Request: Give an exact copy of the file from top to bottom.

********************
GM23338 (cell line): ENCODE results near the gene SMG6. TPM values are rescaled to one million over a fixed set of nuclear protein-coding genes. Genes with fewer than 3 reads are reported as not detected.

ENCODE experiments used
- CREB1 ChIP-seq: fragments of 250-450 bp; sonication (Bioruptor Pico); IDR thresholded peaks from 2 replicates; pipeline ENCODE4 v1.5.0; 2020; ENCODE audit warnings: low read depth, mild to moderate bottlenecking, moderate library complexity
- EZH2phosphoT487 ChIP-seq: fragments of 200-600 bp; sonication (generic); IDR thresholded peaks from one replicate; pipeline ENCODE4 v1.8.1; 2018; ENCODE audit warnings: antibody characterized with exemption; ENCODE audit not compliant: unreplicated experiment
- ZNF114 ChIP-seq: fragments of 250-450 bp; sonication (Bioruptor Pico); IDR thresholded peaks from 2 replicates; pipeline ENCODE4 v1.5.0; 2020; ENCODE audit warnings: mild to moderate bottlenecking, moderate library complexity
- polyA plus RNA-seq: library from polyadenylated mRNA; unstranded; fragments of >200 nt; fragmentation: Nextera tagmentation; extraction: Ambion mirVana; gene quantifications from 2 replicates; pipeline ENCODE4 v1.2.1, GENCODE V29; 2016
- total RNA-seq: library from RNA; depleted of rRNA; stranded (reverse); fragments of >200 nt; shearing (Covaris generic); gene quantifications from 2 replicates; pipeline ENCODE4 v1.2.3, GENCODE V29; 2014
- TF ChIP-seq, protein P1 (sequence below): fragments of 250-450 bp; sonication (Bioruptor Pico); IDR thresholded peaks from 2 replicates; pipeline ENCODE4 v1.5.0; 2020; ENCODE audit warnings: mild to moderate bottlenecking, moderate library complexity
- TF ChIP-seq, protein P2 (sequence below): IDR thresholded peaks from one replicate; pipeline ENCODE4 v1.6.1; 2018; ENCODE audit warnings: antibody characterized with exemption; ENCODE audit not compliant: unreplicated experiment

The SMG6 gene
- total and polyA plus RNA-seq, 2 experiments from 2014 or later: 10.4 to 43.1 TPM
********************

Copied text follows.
GM23338 (cell line): ENCODE results near the gene SMG6. TPM values are rescaled to one million over a fixed set of nuclear protein-coding genes. Genes with fewer than 3 reads are reported as not detected.

ENCODE experiments used
- CREB1 ChIP-seq: fragments of 250-450 bp; sonication (Bioruptor Pico); IDR thresholded peaks from 2 replicates; pipeline ENCODE4 v1.5.0; 2020; ENCODE audit warnings: low read depth, mild to moderate bottlenecking, moderate library complexity
- EZH2phosphoT487 ChIP-seq: fragments of 200-600 bp; sonication (generic); IDR thresholded peaks from one replicate; pipeline ENCODE4 v1.8.1; 2018; ENCODE audit warnings: antibody characterized with exemption; ENCODE audit not compliant: unreplicated experiment
- ZNF114 ChIP-seq: fragments of 250-450 bp; sonication (Bioruptor Pico); IDR thresholded peaks from 2 replicates; pipeline ENCODE4 v1.5.0; 2020; ENCODE audit warnings: mild to moderate bottlenecking, moderate library complexity
- polyA plus RNA-seq: library from polyadenylated mRNA; unstranded; fragments of >200 nt; fragmentation: Nextera tagmentation; extraction: Ambion mirVana; gene quantifications from 2 replicates; pipeline ENCODE4 v1.2.1, GENCODE V29; 2016
- total RNA-seq: library from RNA; depleted of rRNA; stranded (reverse); fragments of >200 nt; shearing (Covaris generic); gene quantifications from 2 replicates; pipeline ENCODE4 v1.2.3, GENCODE V29; 2014
- TF ChIP-seq, protein P1 (sequence below): fragments of 250-450 bp; sonication (Bioruptor Pico); IDR thresholded peaks from 2 replicates; pipeline ENCODE4 v1.5.0; 2020; ENCODE audit warnings: mild to moderate bottlenecking, moderate library complexity
- TF ChIP-seq, protein P2 (sequence below): IDR thresholded peaks from one replicate; pipeline ENCODE4 v1.6.1; 2018; ENCODE audit warnings: antibody characterized with exemption; ENCODE audit not compliant: unreplicated experiment

The SMG6 gene
- total and polyA plus RNA-seq, 2 experiments from 2014 or later: 10.4 to 43.1 TPM